The Collection de l’Art Brut (Art Brut museum) in Lausanne, Switzerland is one of my favorite museums. I’m here to see the Daniel Johnston show because it closes tomorrow. It’s unusual to see American artists in Lausanne but not, for some reason, at l’Art Brut, which featured Seattle’s Gregory Blackstock last year and currently the late Charles Steffen of Chicago. The Blackstock show was in the same space as the Johnston show: a low room in the back on the second floor, painted white and brightly lit (unusual for this museum whose main exhibition halls are matte black with dark carpeting).
The curators have done a nice job. Johnston’s work doesn’t really hold a lot of weight on its own – you need to understand the whole Daniel Johnston thing: the man, his music, the film. The curators of the show know this and so there’s a tape loop of his music playing softly overhead. Behind one of the display walls is a television showing The Devil and Daniel Johnston with French subtitles. There are half a dozen people watching raptly, each with their own headphones. On the opposite wall there’s a display case with a photo of Kurt Cobain wearing the Johnston T Shirt and a stack of SxSW cassette tapes with Johnston’s hand drawn labels on them.
The show is ok, and I like Daniel Johnston, but it doesn’t take much to process drawings of BONER and SLUT rendered in office supplies. I end up thinking instead about why I like this museum as much as I do.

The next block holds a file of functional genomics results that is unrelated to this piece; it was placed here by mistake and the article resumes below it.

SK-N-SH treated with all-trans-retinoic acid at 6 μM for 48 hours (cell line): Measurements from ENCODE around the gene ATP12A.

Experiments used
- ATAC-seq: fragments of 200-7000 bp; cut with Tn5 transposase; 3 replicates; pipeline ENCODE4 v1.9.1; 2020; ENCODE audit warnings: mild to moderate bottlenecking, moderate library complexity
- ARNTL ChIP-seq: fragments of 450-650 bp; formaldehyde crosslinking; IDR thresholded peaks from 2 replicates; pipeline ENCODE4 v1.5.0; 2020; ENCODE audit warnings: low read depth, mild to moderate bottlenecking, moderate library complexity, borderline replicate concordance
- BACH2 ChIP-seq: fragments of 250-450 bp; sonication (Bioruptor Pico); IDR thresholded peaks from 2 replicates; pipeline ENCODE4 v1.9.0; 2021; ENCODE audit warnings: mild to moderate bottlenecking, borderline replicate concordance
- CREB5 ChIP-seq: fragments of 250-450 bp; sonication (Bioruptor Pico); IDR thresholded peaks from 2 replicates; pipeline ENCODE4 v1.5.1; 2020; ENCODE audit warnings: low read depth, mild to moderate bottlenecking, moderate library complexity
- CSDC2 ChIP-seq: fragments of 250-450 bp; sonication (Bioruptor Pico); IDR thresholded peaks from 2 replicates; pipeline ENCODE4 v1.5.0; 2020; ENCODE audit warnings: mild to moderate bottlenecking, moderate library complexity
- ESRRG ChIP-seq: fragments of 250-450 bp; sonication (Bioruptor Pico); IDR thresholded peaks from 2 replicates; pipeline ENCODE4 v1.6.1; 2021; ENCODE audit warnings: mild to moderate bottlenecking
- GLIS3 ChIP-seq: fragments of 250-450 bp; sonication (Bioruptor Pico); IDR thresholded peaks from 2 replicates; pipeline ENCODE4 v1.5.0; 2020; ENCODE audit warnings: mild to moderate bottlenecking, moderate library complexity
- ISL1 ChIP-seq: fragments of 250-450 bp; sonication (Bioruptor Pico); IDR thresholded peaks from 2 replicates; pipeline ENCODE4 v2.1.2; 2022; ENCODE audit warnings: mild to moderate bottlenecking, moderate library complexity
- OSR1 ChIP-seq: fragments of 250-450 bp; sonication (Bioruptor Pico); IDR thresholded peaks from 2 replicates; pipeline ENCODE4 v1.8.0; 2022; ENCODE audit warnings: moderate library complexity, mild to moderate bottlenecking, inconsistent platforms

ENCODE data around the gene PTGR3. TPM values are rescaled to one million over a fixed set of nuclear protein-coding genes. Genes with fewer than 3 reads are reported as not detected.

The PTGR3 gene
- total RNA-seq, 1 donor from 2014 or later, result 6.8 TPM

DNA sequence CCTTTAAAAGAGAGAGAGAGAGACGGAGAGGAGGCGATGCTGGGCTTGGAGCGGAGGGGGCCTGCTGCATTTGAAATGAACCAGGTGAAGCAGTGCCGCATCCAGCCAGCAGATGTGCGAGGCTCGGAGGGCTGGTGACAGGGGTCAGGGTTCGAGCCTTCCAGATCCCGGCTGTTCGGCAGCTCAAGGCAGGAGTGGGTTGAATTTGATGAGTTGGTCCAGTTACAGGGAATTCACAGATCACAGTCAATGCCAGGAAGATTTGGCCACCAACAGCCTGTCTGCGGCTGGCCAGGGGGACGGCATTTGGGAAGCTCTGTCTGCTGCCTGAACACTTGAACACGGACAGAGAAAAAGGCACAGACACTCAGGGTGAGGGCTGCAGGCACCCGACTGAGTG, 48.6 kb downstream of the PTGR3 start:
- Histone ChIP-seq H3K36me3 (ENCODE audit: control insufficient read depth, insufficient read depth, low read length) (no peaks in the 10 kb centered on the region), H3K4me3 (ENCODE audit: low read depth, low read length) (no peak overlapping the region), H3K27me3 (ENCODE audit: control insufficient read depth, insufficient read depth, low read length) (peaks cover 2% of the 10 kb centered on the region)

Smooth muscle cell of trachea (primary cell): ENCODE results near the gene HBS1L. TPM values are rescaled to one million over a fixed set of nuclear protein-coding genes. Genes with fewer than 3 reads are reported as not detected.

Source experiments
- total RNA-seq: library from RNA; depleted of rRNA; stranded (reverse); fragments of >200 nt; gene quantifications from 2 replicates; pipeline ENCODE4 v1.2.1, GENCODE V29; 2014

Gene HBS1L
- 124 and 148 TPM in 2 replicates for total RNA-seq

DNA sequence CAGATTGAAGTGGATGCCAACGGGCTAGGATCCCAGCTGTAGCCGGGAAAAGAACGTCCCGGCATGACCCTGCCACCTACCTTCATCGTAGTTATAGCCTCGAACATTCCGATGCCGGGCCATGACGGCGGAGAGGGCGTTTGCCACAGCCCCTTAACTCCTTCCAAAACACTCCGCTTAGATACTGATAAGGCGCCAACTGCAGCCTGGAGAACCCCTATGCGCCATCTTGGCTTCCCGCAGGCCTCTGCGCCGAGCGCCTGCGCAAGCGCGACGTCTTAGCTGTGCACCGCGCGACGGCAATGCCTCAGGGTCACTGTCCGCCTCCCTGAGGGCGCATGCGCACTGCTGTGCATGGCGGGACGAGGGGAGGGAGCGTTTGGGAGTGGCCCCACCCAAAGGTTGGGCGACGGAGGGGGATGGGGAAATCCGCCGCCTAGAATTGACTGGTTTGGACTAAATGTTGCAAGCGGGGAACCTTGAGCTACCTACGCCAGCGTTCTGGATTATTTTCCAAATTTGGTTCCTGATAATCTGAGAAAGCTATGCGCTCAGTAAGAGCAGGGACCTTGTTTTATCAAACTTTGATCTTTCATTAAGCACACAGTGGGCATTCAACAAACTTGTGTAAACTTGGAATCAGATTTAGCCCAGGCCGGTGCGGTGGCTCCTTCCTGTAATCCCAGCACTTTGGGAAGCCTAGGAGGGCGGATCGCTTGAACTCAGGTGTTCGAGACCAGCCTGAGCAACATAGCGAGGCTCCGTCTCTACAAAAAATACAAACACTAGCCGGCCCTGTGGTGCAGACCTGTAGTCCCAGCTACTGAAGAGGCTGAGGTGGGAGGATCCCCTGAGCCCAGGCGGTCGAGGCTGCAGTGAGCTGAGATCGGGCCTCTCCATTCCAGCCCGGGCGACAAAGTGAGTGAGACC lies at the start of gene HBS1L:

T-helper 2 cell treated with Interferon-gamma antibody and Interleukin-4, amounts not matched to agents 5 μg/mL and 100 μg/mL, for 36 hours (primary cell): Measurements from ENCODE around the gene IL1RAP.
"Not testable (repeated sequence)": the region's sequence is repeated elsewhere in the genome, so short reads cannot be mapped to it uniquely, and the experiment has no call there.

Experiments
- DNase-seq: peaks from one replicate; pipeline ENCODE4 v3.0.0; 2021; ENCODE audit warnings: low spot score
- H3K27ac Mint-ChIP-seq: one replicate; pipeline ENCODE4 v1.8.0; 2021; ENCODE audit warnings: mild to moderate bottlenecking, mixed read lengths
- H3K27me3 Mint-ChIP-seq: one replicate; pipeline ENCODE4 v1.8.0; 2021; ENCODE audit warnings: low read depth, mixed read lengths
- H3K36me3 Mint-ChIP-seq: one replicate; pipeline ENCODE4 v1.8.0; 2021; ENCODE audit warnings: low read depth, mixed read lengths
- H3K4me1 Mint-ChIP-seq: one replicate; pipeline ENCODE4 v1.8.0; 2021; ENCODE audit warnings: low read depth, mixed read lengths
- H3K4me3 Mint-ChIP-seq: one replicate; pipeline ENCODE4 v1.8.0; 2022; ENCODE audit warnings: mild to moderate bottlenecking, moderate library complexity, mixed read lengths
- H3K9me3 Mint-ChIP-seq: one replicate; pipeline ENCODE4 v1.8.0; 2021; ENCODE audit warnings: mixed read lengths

I probably shouldn’t.
It seems exploitive to have an entire space dedicated to “art by crazy people,” to bundle it and show it and charge at the door, and yet I don’t feel anything of the sort: I sometimes leave l’Art Brut feeling tired, but I never leave angry.
There were many reasons I moved to Lausanne, but a big motivator was a desire to deliberately and definitively change the course of my life. I didn’t expect to find (nor did I find) anything lifechanging in this country, but I did change my life and I did it because I wanted to, and because I could, and because I can.
That’s more than most of the artists whose work is shown in the museum can say. Most were institutionalized, many died in hospitals or prisons. Almost all were captives: of a system, of the government, of their families or simply their own illness.
The museum was named and founded by the private collection of Jean Philippe Dubuffet, the French painter and wine merchant who once bragged about the amount of money he made selling booze to the Nazis, and whose naively styled work should not be confused with a lack of sophistication in art or in life.
One of Dubuffet’s later sculptures stands in the Chicago Loop, where I lived and worked while attending the Art Institute a dozen years ago. Then (and now) I find the work utterly hideous, but I love that it is there, made more attractive by the fact that it adorns the forecourt of the JRTC, one of the ugliest buildings I’ve ever seen.
Dubuffet is problematic. Johnston is problematic. I am problematic.